Writers' guidelines can be confusing - and if you don't adhere to them, you run the risk of being ignored by magazine editors.
Magazine writing is quite a bit different than writing for your personal blog, creating sales copy and crafting effective web copy.
Magazines generally have a standard operating procedure when it comes to article submission - and they call it their set of writers' guidelines.
Read them thoroughly for two reasons:
- If you can't follow simple instructions, magazine editors don't want to work with you.
- Magazine editors have their own way of doing things, and they aren't dying for your article, so following writers' guidelines makes it easier for editors to accept your piece.
Generally, writers' guidelines outline the types (and lengths) of submissions a magazine accepts, payment policies, which rights they purchase and whether they require a query.
Writers' guidelines: types of submissions
Some magazines accept only nonfiction, some only fiction, some a hybrid... you get the picture. Don't bother sending a poem to a magazine which only accepts nonfiction unless their writers' guidelines specifically express a call for poetry - they won't even read it.
Writers' guidelines: word counts
Most publications will tell you they only accept manuscripts between a set number of words. This is non-negotiable; magazines and newspapers have limited space, and their requirements are based upon what their readers like and the confines of their layout.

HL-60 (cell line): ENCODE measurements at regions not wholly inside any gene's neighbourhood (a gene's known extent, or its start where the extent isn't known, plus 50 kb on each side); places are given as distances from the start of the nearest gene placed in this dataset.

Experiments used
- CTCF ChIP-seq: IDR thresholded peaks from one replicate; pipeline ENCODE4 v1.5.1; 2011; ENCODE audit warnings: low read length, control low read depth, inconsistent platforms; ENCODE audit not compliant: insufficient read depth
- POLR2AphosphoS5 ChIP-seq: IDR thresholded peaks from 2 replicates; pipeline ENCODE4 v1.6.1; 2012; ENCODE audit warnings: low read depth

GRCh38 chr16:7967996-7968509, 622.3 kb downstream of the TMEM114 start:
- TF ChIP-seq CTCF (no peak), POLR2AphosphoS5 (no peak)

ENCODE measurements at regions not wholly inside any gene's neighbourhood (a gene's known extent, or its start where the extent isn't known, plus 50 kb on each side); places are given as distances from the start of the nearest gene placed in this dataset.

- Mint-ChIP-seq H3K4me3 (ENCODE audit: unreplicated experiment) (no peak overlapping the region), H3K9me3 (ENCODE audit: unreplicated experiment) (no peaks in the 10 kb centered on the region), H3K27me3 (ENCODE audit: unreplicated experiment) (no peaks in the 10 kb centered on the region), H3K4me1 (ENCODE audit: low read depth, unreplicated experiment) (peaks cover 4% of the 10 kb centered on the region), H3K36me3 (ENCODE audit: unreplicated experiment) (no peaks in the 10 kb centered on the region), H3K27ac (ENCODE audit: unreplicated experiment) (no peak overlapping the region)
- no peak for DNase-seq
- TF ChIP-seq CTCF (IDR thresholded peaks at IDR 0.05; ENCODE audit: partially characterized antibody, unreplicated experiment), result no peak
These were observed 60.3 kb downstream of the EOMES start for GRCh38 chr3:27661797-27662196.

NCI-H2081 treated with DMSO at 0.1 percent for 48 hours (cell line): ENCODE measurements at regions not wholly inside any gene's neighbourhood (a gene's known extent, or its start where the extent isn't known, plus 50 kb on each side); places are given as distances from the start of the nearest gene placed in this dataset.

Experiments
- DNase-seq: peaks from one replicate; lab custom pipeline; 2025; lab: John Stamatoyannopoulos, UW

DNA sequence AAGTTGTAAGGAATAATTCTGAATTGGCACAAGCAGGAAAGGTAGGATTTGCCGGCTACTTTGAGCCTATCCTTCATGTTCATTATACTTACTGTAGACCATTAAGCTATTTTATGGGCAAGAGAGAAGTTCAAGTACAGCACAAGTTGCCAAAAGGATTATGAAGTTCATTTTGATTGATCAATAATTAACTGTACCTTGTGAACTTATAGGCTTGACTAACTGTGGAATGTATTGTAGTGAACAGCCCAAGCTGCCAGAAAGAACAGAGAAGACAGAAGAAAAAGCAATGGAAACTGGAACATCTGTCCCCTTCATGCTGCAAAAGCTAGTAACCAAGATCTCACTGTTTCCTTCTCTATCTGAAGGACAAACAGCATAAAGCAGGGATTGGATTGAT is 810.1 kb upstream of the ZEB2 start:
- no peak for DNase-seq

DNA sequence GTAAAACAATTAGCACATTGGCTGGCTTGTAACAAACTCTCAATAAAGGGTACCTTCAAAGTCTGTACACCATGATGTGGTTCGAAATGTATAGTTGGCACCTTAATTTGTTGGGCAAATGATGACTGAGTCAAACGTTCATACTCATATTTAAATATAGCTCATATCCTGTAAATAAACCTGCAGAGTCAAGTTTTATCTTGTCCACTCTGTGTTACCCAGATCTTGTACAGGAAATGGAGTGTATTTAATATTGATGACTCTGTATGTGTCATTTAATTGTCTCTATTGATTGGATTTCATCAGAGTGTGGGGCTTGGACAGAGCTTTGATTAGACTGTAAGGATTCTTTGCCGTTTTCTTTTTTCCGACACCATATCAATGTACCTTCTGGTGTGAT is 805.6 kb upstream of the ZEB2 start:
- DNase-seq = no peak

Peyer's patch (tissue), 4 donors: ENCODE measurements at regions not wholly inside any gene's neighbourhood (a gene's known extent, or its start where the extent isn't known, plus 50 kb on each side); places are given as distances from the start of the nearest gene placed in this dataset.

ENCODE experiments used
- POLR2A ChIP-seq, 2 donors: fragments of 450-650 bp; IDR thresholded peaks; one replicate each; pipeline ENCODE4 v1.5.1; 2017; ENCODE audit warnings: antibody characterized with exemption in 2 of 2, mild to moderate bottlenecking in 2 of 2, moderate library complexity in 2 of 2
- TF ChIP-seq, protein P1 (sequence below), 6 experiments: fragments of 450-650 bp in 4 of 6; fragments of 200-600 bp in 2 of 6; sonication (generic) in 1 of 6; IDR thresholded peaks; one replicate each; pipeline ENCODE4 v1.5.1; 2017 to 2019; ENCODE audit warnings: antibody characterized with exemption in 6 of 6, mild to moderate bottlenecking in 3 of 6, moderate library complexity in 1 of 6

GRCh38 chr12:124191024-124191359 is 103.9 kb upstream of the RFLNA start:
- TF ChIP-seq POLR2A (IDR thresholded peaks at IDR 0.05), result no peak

Writers' guidelines: payment policies
Most writers' guidelines state the amount of compensation they'll give an author. In many cases, magazines pay different amounts for solicited and unsolicited manuscripts (see definition below). Some pay upon acceptance and some pay upon publication; those magazines paying upon acceptance send you a check when they agree to publish your article, and those paying upon publication won't mail your check until it actually goes to print.
Glossary of terms frequently found in writers' guidelines
Byline: your name attached as author of the article
Unsolicited: an article you didn't ask to write and sent in hoping they'd publish it
Solicited/Assigned: an article you queried the editor about writing and were given the green light to write
SASE: self-addressed, stamped envelope
Clips: copies of your previously published work
Kill fee: when your article is accepted and the publisher changes his mind, a kill fee pays you a portion of the amount you'd have received if it had gone to print
What have you learned about sticking to writers' guidelines?
© Angie Papple Johnston, 2010; if you are reading this anywhere but on FreeFreelanceWritingTips.Blogspot.com or Gather, it's stolen.
"Magazines 2" image courtesy of Lusi at RGBStock.com